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Ejected .223 brass

Starting out in 3-gun competition: Affordable AR-15 options

One of my goals over the next couple years is to get into 3-gun competition. I say the next couple years because this will necessitate qualifying for and buying a pistol, with all the hefty club fees and added security that goes with that. Not to mention it’s a lengthy process.

On top of that I will, at some stage, need to get an E-Cat licence, as it’s hard to be competitive in these games with a 7-round magazine. This is starting to get expensive. And then there’s the shotgun which, when all is considered, is the least of my concerns.

So, before I’m elbow-deep in debt and fired casings, I’ll probably want to get an A-Cat AR-15 which I can practice with in the meantime. While I’d love a $3000 AR-15 variant chambered in .223 Webley, I’ll settle for a more run-of-the-mill offering for now. Fortunately, getting into black rifles isn’t nearly as expensive as it used to be, even just a few short years ago.

Here are my top picks for affordable AR-15s to help get you into your desired shooting sport. Remember, if you’re going to do service rifle shooting, you may need to modify these to comply with your club’s rules.

NEA-15 Carbine

You can spend a couple hundred more to get these in a fuller-length version, but the point of this blog post is to find the most cheap and cheerful AR variants out there.

The NEA-15 is a Canadian export which is on the cheaper side of things when it comes to North American firearms. As with any AR, they are highly accessorisbale, and have many interchangable parts which will help you customise your new rifle.

You can pick these up for $1799 from NZAR15.com, and they come in a variety of configurations. At the time of writing they have chamberings of 5.56 mm and 300BLK available, colour options of Flat Dark Earth (FDE) or black, and barrel lengths of 12.5 or 14.5 inches.

The barrel twist is 1:7 – perfect for those long, heavy bullets that dominate sport competitions. However, the extremely short barrel will make practising at longer ranges a bit more difficult. Most serious 3Gun competitors use 18 – 20 inch barrels. Bear in mind that some shots can be up to 500 yards in a 3Gun match.

S&W M&P-15 Sport

Smith & Wesson has some great offerings in their M&P (Military and Police) range. The Sport variant is an AR-type rifle that compromises on some features and gives more in other areas. The S&W M&P-15 Sport is a well-balanced offering.

The 16-inch barrel is a pretty good all-rounder, as is the 1 in 9 inch twist rate. The large trigger guard is great for those with larger hands and/or gloves in winter. It comes with adjustable sights already fitted as well, which is a bit of a saving – unless you’re going for magnified optics anyway. On the downside, the foregrip doesn’t have the wealth of rails found on the NEA-15 or most other modern AR-variants. And the forward assist. There isn’t one.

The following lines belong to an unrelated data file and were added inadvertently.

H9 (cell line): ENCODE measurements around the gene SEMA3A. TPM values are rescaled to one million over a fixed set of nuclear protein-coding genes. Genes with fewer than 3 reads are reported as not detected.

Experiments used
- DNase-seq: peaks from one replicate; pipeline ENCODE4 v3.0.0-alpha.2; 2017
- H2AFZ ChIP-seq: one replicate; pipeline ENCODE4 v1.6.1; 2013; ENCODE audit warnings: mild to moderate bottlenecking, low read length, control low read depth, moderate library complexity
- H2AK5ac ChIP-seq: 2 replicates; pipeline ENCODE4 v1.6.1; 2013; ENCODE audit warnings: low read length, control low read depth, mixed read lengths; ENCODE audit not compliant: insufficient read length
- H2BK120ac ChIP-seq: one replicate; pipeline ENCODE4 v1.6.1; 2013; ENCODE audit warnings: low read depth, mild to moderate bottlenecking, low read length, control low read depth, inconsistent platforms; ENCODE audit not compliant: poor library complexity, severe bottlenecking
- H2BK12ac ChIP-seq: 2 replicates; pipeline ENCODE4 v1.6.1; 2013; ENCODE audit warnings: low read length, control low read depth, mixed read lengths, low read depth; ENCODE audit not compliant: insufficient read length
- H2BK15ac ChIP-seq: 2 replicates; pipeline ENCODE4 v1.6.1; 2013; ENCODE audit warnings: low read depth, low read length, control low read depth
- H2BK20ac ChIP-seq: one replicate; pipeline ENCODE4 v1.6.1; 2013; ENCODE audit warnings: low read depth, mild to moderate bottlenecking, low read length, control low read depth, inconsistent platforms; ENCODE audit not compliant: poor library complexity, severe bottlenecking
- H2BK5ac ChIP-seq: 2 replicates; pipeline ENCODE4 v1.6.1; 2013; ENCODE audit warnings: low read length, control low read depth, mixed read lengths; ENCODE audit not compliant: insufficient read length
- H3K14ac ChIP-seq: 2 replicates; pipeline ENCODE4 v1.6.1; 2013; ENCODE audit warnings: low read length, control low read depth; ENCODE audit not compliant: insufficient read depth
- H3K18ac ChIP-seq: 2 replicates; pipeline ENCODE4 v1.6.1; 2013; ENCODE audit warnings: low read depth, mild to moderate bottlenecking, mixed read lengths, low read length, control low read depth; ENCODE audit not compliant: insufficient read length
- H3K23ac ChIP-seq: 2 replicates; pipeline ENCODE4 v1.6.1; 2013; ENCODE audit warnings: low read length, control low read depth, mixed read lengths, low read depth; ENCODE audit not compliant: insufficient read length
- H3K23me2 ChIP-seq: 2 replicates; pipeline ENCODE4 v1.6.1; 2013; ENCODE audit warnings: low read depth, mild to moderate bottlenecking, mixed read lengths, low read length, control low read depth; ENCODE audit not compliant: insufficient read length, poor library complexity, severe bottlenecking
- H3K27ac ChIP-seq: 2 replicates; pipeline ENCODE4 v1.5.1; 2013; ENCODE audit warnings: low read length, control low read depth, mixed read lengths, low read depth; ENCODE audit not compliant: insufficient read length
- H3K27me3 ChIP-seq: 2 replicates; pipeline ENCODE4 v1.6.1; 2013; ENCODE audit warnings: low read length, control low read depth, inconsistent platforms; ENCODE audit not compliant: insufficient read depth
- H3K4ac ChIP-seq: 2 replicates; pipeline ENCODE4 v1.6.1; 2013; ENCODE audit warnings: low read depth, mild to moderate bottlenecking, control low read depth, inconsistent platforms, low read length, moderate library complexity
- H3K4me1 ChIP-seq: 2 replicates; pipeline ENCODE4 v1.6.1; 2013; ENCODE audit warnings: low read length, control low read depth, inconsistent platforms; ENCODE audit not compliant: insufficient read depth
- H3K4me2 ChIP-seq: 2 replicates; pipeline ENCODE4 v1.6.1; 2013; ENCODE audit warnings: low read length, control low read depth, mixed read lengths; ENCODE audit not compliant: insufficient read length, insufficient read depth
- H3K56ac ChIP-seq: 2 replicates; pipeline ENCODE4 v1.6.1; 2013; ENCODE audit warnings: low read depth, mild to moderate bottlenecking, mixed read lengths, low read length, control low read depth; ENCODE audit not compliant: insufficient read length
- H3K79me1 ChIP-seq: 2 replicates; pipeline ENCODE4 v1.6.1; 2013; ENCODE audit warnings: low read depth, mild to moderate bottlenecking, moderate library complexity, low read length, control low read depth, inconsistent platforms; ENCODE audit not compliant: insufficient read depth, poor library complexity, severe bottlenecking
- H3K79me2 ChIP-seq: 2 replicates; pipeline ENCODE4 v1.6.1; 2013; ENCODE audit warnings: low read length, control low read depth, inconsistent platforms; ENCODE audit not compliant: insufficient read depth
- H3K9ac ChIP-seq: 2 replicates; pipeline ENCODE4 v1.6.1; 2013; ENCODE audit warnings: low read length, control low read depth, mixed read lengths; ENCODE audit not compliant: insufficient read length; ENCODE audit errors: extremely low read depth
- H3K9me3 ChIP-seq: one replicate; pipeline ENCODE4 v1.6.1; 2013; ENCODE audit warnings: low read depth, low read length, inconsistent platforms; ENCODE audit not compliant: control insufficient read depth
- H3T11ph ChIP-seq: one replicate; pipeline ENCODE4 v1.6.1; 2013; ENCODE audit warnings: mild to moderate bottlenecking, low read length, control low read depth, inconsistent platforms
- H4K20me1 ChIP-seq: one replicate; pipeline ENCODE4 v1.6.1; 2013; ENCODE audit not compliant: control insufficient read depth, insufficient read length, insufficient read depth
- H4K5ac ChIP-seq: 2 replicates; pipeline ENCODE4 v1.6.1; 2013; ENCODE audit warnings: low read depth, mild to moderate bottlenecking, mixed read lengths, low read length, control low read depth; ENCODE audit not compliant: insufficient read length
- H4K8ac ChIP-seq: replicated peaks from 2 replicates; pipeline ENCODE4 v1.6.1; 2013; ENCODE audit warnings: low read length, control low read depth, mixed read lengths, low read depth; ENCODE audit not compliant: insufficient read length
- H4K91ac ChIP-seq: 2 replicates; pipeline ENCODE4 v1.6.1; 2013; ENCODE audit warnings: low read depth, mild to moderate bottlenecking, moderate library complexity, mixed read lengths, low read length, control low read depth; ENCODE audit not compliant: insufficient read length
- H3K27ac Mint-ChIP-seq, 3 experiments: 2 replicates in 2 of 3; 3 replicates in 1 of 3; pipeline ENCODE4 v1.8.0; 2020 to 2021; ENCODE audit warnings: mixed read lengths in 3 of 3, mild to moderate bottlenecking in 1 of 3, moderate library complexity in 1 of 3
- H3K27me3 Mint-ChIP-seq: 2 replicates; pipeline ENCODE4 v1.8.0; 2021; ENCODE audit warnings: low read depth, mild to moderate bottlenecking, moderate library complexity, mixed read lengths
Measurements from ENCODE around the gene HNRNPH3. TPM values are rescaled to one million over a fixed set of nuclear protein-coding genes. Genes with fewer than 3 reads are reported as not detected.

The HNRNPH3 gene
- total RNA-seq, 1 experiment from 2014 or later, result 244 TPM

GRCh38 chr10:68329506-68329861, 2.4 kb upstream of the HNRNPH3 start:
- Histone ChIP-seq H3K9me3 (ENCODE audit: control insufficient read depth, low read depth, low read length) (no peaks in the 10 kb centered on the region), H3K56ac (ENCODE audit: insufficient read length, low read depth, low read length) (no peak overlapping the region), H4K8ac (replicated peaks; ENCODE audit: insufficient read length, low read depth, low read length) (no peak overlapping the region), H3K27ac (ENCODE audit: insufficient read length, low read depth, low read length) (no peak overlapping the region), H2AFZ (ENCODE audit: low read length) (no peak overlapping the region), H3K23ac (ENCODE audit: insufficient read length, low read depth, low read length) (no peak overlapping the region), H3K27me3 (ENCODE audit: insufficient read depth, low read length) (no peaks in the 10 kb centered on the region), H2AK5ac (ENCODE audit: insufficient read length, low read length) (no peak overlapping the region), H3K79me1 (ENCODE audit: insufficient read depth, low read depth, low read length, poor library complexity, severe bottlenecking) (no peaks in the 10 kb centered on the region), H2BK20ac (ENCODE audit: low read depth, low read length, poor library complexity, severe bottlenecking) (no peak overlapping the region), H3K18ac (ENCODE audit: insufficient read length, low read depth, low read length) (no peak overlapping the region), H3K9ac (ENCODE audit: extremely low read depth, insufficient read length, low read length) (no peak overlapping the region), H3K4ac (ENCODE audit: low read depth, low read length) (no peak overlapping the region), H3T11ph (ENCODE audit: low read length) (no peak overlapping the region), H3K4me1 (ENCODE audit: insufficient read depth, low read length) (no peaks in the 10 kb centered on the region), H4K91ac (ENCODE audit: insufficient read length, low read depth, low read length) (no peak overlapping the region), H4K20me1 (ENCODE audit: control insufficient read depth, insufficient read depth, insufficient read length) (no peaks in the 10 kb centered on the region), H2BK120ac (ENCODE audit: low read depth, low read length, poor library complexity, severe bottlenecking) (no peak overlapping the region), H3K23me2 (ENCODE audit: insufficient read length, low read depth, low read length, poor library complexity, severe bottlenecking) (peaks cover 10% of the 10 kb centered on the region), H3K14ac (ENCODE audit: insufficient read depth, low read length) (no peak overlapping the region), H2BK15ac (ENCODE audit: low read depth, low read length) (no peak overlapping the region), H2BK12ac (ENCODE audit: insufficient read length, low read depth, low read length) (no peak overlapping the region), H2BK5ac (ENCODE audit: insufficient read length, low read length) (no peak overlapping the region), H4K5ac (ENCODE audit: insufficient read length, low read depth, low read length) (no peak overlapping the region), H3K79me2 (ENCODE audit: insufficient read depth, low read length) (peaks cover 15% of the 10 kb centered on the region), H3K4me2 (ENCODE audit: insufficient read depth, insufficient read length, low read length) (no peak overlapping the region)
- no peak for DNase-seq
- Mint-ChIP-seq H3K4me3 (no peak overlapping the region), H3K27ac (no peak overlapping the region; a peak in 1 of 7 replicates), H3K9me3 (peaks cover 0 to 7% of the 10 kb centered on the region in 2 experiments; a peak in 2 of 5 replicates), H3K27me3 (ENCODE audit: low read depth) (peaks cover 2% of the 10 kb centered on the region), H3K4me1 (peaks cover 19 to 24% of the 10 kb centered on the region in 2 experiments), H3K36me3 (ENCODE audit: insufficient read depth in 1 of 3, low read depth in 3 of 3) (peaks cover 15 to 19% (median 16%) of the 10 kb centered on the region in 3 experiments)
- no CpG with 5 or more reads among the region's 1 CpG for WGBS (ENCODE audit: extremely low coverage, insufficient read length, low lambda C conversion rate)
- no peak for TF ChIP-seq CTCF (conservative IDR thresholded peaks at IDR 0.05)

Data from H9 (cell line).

How many times have you seen an AR user engage the forward assist to re-chamber a round? Never? Me neither. And realistically, if you did have a reclacitrant round that wouldn’t chamber in the middle of a match or fast-paced shooting situation, you’d simply rack the bolt and chamber a fresh round. I personally don’t like it, because that means there’s a live round on the deck – but it’s not exactly dangerous. I’ve shot with many ex-military types who advise to simply rack the bolt in a high-pressure or high-speed scenario, regardless of whether you have a forward assist or not. Get the offender out of there and chamber a fresh round is the most common response.

Some ups, some downs, but the most attractive thing about this AR is it’s price point. You can pick one up from gunsnz.com for a mere $1595.

Chinese AR-15 copies

There are an abundance of AR clones out there, and just about everyone is making them. There are a couple Chinese-made versions floating around, including the Ranger offerings. realistically, these are probably made using the same tooling as many other more “up-market” brands. Most manufacturers purchase their parts from each other anyway, and simply assemble to varying specifications. Why pay an extra grand for a fancy rollmark?

I haven’t fired a Chinese AR yet, but have handled one and found the finish to be as good as any other budget-minded AR-15 clone. The Chinese weapons that I have owned have all had varying levels of fit and finish, but were pretty damn accurate with a little coaxing. My cheapest rifle regularly outscores guns that are 4 or 5 times the price, even 10 times the price I paid for mine. But then again, I did spend the better part of 6 months getting it that way.

A great bonus with the Chinese guns is that they are most likely pretty close to milspec – ideal for service rifle competitors. Other than that, I would personally opt for one of the other rifles mentioned here, especially seeing that they are a little cheaper in general than what is being asked for Norinco or Ranger weapons at the moment.

The most important thing is fit, finish and feel when you personally inspect and handle the rifle. It also helps if it’s milspec or pretty close, so that you can change uppers and lowers later down the line.

Geoff

Geoff

Geoff is a shooting and reloading enthusiast who would rather be at the range, but is content to write about it. He is a member of Waiuku Pistol Club, and shoots rifle, pistol and shotgun in various disciplines, occasionally, managing to get out for a hunt.

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